</reference>

I've changed reference and service configurations somewhat randomly here just to point out that the same flexibility is applicable to both.


Can Tuscany give me a way to define authorization/authentication rules for all components within an application / composite?

SCA defines a policy model which allows you to attach policy at the reference/service, component or composite (effectively the application) level. We have a limited number of polices in Tuscany at the moment. For example, we support basic auth (which isn't hugely useful) and, with binding.ws, we have WS Security support. Authentication needs some work but it's pretty easy to write policy implementations to do whatever you need to.

Does Tuscany allow me to create business-logic transactionality, just like in EJB's? If so, is this transactionality flexible enough so I can use it across different protocols and programming languages?

SCA defines some transactional policies that can be applied. We have to model for this in Tuscany but we don't have the implementation just yet. We were looking at the transaction manager in Apache Geronimo to help us out here. To make it really make sense we should probably be running inside a container that provides these facilities. For example, IBM's WebSphere Application Service uses Tuscany for SCA support an I believe they have transaction support out of the box.

I should add that if you get interested in Tuscany and find things that you want to improve the Project is over at Apache (http://tuscany.apache.org/) and it's very easy to get involved with the community and make contributions.

Hope that helps

Simon

Simon Nash
author
Greenhorn

Joined: Jan 12, 2011
Posts: 2
Hi Pedro,

Thanks for your interest in SCA and Tuscany.

SCA and CORBA both enable integration between different languages and platforms, but they do it in very different ways.

CORBA defines its own interface definition language (OMG IDL) and its own wire protocol (IIOP). All CORBA implementations need to define their interfaces in OMG IDL and use IIOP on the wire. In human language terms, it's like inventing a new artificial language (Esperanto) and translating all the other languages to and from Esperanto. If an English speaker wants to talk to a French speaker, the CORBA approach means that the English speaker would translate from English into Esperanto and the French speaker would translate from Esperanto into French. Similarly, a Spanish speaker talking to a Japanese speaker would translate Spanish into Esperanto and the Japanese speaker would translate Esperanto into Japanese. This gets really crazy when one English person is talking to another English person, because they would have to communicate via Esperanto instead of just speaking English.

SCA doesn't mandate a single interface definition language, so it's fine to describe interfaces using WSDL, Java interfaces, C++ header files, etc. SCA also doesn't define its own wire protocol, so it's fine for components to communicate using SOAP/HTTP, JMS, RMI, REST, JSON-RPC, Atom, RSS, IIOP, etc. In human language terms, the SCA approach means that two English speakers can chat in English if they want. A French speaker and a Japanese speaker might decide to talk in French, but if they prefer to use Japanese that would be fine as well.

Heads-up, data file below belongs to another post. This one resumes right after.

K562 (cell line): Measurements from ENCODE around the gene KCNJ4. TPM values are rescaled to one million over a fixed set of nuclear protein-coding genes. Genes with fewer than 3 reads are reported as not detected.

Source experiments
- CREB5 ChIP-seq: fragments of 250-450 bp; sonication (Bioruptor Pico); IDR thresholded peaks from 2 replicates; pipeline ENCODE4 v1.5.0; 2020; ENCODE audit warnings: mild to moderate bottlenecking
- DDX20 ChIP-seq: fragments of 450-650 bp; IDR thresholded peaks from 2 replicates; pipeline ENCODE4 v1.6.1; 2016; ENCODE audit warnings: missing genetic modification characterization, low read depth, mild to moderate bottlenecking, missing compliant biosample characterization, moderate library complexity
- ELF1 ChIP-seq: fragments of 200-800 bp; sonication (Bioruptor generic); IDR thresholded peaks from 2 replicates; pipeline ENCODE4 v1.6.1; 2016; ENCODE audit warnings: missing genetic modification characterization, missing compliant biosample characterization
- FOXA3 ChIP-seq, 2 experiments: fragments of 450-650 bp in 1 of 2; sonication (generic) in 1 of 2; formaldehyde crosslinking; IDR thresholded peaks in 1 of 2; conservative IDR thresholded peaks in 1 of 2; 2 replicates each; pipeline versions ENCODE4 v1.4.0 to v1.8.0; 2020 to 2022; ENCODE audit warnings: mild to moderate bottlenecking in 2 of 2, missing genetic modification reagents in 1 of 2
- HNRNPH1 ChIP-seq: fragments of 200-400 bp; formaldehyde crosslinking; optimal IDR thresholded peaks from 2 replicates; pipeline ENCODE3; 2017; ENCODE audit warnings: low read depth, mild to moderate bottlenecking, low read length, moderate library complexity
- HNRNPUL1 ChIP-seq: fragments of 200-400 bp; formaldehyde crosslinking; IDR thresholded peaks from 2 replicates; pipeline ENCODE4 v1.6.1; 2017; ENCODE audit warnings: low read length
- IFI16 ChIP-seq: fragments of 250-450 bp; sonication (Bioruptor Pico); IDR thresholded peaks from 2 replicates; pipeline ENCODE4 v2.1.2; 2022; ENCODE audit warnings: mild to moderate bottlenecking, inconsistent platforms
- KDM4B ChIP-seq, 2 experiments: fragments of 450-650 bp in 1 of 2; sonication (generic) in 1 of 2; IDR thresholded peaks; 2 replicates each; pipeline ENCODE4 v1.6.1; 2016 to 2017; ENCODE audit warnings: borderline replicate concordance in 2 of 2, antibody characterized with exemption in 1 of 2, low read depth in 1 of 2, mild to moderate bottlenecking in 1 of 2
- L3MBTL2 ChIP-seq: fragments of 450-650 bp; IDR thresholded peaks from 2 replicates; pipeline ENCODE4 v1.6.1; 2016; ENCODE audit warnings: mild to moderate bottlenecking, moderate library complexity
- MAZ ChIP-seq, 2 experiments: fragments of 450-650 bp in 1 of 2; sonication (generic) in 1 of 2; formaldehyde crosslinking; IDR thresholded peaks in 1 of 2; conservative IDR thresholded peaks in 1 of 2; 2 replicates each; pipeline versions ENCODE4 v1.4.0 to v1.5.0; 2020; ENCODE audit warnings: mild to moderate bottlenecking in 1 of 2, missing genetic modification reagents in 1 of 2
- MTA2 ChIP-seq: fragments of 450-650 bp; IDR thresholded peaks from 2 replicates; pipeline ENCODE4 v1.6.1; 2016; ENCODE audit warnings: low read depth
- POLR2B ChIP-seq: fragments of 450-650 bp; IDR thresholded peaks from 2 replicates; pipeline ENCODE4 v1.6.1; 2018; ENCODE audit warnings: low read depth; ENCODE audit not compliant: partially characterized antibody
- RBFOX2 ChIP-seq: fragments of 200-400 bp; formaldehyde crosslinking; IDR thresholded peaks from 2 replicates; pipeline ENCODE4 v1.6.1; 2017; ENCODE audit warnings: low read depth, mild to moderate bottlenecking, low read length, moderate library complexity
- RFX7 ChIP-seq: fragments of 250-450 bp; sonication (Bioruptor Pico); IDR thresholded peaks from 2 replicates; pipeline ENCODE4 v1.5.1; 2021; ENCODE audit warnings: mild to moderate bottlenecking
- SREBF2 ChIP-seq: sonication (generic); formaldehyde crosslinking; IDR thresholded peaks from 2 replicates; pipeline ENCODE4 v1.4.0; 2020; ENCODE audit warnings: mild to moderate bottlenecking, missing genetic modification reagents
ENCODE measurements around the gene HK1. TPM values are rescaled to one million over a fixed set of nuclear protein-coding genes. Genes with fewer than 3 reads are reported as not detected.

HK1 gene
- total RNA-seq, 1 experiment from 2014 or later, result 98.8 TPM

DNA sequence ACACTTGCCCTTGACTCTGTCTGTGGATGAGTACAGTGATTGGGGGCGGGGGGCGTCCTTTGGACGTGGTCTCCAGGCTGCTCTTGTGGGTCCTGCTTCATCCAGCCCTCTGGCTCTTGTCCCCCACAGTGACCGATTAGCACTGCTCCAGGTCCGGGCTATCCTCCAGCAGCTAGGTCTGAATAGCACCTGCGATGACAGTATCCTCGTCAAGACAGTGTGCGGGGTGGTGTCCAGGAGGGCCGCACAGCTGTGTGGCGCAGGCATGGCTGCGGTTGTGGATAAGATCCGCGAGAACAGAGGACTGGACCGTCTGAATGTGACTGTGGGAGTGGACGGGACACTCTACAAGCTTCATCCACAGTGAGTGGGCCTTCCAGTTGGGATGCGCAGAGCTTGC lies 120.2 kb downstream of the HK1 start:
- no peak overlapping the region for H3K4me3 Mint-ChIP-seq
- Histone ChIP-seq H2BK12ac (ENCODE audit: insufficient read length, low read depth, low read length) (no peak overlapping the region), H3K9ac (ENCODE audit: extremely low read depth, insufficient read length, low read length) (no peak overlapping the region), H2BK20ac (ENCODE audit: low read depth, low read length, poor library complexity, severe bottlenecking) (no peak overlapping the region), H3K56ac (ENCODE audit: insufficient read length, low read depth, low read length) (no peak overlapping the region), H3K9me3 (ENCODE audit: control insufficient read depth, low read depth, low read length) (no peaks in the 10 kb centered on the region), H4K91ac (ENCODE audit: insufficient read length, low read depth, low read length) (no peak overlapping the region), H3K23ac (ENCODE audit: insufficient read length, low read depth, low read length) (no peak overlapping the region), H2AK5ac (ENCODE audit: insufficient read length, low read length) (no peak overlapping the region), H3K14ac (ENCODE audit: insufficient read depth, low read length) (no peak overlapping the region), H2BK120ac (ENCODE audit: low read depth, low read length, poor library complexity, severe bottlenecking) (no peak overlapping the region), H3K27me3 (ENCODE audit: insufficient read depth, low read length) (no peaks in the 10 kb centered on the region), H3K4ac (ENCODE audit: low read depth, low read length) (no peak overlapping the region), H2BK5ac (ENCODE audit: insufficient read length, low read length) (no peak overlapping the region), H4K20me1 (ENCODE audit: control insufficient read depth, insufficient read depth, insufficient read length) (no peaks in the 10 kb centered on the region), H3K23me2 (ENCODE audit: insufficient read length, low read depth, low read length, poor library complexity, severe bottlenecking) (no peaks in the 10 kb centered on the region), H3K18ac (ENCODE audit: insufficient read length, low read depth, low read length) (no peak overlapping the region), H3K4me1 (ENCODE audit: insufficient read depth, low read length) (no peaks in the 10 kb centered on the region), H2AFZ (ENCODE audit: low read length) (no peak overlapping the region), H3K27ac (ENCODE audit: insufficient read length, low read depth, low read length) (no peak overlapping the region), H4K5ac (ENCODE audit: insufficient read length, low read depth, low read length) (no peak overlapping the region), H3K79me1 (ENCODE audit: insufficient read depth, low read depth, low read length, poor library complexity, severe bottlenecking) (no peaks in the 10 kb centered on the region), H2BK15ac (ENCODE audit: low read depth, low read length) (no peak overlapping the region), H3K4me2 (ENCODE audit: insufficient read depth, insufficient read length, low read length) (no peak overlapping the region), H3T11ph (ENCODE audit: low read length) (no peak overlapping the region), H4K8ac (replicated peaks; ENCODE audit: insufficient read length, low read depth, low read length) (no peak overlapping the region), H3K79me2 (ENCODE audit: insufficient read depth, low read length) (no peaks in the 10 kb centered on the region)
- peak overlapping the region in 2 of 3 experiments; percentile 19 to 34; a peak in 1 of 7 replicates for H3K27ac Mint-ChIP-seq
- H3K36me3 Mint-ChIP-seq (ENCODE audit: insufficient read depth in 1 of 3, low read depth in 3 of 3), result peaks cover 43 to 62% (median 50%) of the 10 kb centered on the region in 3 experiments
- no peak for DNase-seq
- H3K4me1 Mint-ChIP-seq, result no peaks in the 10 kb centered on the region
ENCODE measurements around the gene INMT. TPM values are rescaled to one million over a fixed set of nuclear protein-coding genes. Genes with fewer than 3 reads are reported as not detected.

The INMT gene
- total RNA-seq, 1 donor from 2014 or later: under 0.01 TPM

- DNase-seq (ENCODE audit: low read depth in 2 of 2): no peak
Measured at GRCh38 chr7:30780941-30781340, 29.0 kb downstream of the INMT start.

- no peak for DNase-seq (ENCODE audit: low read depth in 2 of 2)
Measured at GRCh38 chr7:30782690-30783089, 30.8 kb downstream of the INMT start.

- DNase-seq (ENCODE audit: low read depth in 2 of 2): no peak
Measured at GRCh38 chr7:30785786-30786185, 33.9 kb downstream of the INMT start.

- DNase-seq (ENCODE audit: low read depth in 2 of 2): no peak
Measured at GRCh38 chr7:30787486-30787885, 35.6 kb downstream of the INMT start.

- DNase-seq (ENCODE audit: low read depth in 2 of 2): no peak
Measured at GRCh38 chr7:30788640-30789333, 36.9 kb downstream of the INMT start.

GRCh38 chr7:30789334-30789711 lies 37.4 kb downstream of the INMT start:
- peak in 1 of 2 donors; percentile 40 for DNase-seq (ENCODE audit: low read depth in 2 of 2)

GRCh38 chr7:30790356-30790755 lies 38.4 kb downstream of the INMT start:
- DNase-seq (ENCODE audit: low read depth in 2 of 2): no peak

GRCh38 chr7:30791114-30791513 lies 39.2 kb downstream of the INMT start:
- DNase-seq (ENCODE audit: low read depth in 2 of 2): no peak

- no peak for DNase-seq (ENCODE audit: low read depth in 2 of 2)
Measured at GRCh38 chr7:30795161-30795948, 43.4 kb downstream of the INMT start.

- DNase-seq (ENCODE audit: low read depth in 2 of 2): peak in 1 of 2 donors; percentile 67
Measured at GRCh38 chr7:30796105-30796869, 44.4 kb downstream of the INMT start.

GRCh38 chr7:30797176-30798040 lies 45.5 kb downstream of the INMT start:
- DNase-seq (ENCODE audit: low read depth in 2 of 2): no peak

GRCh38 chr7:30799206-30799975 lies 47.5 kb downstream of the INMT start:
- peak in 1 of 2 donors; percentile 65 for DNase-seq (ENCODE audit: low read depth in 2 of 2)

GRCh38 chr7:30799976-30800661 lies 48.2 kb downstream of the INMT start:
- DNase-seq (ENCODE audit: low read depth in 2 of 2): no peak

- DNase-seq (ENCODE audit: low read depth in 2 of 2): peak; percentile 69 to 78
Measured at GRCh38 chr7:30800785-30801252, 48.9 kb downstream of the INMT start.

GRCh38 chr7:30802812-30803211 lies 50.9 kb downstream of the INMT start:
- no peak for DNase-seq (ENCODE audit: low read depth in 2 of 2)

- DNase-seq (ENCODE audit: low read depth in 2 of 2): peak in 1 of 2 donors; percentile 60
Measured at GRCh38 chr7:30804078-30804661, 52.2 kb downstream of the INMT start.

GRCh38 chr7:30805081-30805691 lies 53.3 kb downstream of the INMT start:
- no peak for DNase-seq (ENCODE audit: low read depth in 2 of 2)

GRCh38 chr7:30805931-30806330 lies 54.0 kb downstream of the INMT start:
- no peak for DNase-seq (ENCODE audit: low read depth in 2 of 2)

As you say, SCA and Tuscany separate the business logic from the integration code so that business component implementations don't have any knowledge of or dependencies on the integration technology that's used to connect them. The integration technology knowledge is contained in XML component definitions that are separate from the business implementations and can be changed easily without needing to modify implementations.

In the example you gave of an SCA service originally implemented using RMI, this could be changed to Web Services by just updating the XML component definitions. The Tuscany runtime would generate the WSDL using its own generator which follows the JAX-WS specification. We originally used Axis2 for WSDL generation but we ran into some problems with the Axis2 WSDL generator and so we created our own WSDL generator.

SCA has a policy framework and Tuscany uses this to enable authentication and authorization to be added to components declaratively. The SCA policy framework also supports transactionality but Tuscany's support for this is rather limited at present.

In a perfect world, everything would work perfectly in combination with everything else (for example, transactions would work across all protocols and implementation types). The SCA architecture does enable this, but there's a lot of tricky implementation code needed in the SCA runtime to make this work for all possible combinations. Tuscany adopts an 80/20 approach to this kind of thing, which means that we put a lot of effort into making sure the important combinations work and we improve the more obscure cases as and when people need them and are willing to help with the work involved.

I hope this helps. Let us know if you have any more questions.
Piotr Nowicki
Ranch Hand

Joined: Jul 13, 2010
Posts: 610

Thank you very much guys for such precise and easy-to-read answers!

I'm really shocked and eager to start some example projects with Tuscany.
It's flexibility and -- most important in my case -- separation of integration logic from business logic, is a great thing. Will totally tell about it to my colleagues :-)

Cheers!